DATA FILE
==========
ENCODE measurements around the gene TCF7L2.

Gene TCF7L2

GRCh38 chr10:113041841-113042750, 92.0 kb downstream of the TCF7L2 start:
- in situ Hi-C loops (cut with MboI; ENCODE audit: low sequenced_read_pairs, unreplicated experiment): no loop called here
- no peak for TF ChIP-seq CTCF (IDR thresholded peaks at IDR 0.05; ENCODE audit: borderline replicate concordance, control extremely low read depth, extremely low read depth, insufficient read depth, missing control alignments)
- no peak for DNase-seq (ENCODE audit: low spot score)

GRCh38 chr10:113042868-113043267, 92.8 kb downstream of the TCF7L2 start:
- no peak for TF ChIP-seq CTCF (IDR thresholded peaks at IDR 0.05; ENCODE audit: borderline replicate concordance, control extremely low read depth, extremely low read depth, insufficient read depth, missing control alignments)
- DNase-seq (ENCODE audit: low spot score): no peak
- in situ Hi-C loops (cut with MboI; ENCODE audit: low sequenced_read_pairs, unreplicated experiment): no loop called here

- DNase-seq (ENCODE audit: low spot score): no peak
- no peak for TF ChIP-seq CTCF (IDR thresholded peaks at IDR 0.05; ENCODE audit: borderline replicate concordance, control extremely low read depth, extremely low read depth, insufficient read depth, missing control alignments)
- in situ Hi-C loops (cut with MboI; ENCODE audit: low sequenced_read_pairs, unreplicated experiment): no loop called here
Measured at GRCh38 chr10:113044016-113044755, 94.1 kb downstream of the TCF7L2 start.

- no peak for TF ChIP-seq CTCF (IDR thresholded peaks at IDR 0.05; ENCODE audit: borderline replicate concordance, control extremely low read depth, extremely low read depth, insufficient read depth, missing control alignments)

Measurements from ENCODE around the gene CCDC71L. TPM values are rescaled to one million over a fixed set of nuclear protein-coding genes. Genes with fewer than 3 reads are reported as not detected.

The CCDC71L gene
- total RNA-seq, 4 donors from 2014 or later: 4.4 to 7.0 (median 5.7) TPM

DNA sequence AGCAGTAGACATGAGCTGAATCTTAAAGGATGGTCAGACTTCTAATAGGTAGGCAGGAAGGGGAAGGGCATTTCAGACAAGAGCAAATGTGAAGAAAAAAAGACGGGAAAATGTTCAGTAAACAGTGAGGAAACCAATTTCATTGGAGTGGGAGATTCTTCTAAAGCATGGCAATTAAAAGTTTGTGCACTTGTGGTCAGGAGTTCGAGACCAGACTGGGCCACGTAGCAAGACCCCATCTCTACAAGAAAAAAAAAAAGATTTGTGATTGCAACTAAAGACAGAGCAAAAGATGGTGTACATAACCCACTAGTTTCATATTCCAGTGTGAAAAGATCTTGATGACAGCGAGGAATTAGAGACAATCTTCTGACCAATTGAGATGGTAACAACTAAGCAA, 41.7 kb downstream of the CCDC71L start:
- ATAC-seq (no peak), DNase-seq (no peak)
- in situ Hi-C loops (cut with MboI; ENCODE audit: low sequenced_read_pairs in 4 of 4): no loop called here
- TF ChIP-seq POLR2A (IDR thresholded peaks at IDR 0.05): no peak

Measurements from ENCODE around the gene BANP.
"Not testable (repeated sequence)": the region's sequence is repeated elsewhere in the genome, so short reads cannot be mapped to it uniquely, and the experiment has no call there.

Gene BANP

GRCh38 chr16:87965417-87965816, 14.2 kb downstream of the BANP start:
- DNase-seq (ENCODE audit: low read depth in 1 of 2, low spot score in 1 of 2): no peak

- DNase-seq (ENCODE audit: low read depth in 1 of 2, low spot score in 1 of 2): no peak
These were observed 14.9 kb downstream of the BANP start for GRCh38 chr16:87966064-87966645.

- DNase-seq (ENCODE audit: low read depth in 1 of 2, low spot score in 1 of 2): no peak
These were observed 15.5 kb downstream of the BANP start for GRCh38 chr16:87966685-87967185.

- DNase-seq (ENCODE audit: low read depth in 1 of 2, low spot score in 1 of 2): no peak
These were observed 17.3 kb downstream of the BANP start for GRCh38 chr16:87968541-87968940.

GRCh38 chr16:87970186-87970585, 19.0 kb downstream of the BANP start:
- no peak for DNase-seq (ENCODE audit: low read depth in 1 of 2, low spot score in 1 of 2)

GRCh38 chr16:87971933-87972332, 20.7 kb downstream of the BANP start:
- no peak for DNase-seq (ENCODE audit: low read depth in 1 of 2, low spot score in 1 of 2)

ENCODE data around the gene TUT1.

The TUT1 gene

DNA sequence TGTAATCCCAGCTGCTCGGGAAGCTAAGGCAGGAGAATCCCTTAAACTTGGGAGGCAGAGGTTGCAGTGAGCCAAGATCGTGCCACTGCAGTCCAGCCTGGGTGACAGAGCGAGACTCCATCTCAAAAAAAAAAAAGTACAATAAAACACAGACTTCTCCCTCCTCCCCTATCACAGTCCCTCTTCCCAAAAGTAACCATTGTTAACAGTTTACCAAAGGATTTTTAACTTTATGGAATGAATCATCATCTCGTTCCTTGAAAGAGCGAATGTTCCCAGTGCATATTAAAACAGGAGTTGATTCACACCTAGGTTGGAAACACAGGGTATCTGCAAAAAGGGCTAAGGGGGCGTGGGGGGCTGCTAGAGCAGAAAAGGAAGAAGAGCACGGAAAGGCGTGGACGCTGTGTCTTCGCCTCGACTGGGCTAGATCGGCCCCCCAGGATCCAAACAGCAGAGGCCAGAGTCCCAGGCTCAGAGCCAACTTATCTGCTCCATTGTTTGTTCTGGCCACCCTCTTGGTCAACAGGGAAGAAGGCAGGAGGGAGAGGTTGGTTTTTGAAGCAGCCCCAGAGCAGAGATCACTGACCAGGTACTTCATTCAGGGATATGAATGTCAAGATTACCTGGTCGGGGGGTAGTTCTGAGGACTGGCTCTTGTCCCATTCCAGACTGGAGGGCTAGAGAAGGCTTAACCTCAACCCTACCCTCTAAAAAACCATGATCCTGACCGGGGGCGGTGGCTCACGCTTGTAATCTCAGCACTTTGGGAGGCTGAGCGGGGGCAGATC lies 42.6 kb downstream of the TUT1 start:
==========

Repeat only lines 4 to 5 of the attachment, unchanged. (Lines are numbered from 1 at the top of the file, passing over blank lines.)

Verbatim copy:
- in situ Hi-C loops (cut with MboI; ENCODE audit: low sequenced_read_pairs, unreplicated experiment): no loop called here
- no peak for TF ChIP-seq CTCF (IDR thresholded peaks at IDR 0.05; ENCODE audit: borderline replicate concordance, control extremely low read depth, extremely low read depth, insufficient read depth, missing control alignments)